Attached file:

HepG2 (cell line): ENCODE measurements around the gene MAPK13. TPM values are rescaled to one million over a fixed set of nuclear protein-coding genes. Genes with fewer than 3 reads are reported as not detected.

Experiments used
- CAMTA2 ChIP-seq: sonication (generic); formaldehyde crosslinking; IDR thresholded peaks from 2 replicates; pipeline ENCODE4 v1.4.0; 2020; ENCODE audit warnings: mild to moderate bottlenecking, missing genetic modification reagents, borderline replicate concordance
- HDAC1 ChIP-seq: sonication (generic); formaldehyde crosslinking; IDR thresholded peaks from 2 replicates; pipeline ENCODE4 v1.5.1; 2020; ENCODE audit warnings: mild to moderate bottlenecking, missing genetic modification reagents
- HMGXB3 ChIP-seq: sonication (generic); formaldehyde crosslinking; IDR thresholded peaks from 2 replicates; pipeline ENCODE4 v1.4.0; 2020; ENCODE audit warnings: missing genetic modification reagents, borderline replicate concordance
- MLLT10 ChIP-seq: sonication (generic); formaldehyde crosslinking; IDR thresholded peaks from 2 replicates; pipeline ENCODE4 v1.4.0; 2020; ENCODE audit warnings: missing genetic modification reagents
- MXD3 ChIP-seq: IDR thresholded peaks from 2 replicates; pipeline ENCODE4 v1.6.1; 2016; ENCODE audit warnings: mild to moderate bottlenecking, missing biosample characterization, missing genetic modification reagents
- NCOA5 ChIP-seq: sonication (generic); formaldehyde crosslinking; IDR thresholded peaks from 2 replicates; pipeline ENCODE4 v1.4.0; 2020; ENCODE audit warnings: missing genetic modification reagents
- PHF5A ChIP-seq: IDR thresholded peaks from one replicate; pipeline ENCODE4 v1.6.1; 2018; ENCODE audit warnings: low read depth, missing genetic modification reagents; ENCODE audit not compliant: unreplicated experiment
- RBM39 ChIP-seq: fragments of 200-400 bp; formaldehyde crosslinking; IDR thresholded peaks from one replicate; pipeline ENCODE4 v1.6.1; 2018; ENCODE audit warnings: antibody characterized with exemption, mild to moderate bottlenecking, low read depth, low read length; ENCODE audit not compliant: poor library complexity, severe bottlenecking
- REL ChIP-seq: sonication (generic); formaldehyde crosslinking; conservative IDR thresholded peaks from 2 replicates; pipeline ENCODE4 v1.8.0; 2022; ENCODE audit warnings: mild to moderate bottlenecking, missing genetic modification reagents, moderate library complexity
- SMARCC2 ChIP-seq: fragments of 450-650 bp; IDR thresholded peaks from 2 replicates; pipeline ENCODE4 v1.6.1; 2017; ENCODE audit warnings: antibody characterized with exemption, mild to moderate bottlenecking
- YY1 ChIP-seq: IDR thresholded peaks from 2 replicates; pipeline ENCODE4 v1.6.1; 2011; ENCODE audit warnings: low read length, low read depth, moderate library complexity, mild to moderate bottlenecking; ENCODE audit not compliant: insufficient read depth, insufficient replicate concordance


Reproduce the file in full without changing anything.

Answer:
HepG2 (cell line): ENCODE measurements around the gene MAPK13. TPM values are rescaled to one million over a fixed set of nuclear protein-coding genes. Genes with fewer than 3 reads are reported as not detected.

Experiments used
- CAMTA2 ChIP-seq: sonication (generic); formaldehyde crosslinking; IDR thresholded peaks from 2 replicates; pipeline ENCODE4 v1.4.0; 2020; ENCODE audit warnings: mild to moderate bottlenecking, missing genetic modification reagents, borderline replicate concordance
- HDAC1 ChIP-seq: sonication (generic); formaldehyde crosslinking; IDR thresholded peaks from 2 replicates; pipeline ENCODE4 v1.5.1; 2020; ENCODE audit warnings: mild to moderate bottlenecking, missing genetic modification reagents
- HMGXB3 ChIP-seq: sonication (generic); formaldehyde crosslinking; IDR thresholded peaks from 2 replicates; pipeline ENCODE4 v1.4.0; 2020; ENCODE audit warnings: missing genetic modification reagents, borderline replicate concordance
- MLLT10 ChIP-seq: sonication (generic); formaldehyde crosslinking; IDR thresholded peaks from 2 replicates; pipeline ENCODE4 v1.4.0; 2020; ENCODE audit warnings: missing genetic modification reagents
- MXD3 ChIP-seq: IDR thresholded peaks from 2 replicates; pipeline ENCODE4 v1.6.1; 2016; ENCODE audit warnings: mild to moderate bottlenecking, missing biosample characterization, missing genetic modification reagents
- NCOA5 ChIP-seq: sonication (generic); formaldehyde crosslinking; IDR thresholded peaks from 2 replicates; pipeline ENCODE4 v1.4.0; 2020; ENCODE audit warnings: missing genetic modification reagents
- PHF5A ChIP-seq: IDR thresholded peaks from one replicate; pipeline ENCODE4 v1.6.1; 2018; ENCODE audit warnings: low read depth, missing genetic modification reagents; ENCODE audit not compliant: unreplicated experiment
- RBM39 ChIP-seq: fragments of 200-400 bp; formaldehyde crosslinking; IDR thresholded peaks from one replicate; pipeline ENCODE4 v1.6.1; 2018; ENCODE audit warnings: antibody characterized with exemption, mild to moderate bottlenecking, low read depth, low read length; ENCODE audit not compliant: poor library complexity, severe bottlenecking
- REL ChIP-seq: sonication (generic); formaldehyde crosslinking; conservative IDR thresholded peaks from 2 replicates; pipeline ENCODE4 v1.8.0; 2022; ENCODE audit warnings: mild to moderate bottlenecking, missing genetic modification reagents, moderate library complexity
- SMARCC2 ChIP-seq: fragments of 450-650 bp; IDR thresholded peaks from 2 replicates; pipeline ENCODE4 v1.6.1; 2017; ENCODE audit warnings: antibody characterized with exemption, mild to moderate bottlenecking
- YY1 ChIP-seq: IDR thresholded peaks from 2 replicates; pipeline ENCODE4 v1.6.1; 2011; ENCODE audit warnings: low read length, low read depth, moderate library complexity, mild to moderate bottlenecking; ENCODE audit not compliant: insufficient read depth, insufficient replicate concordance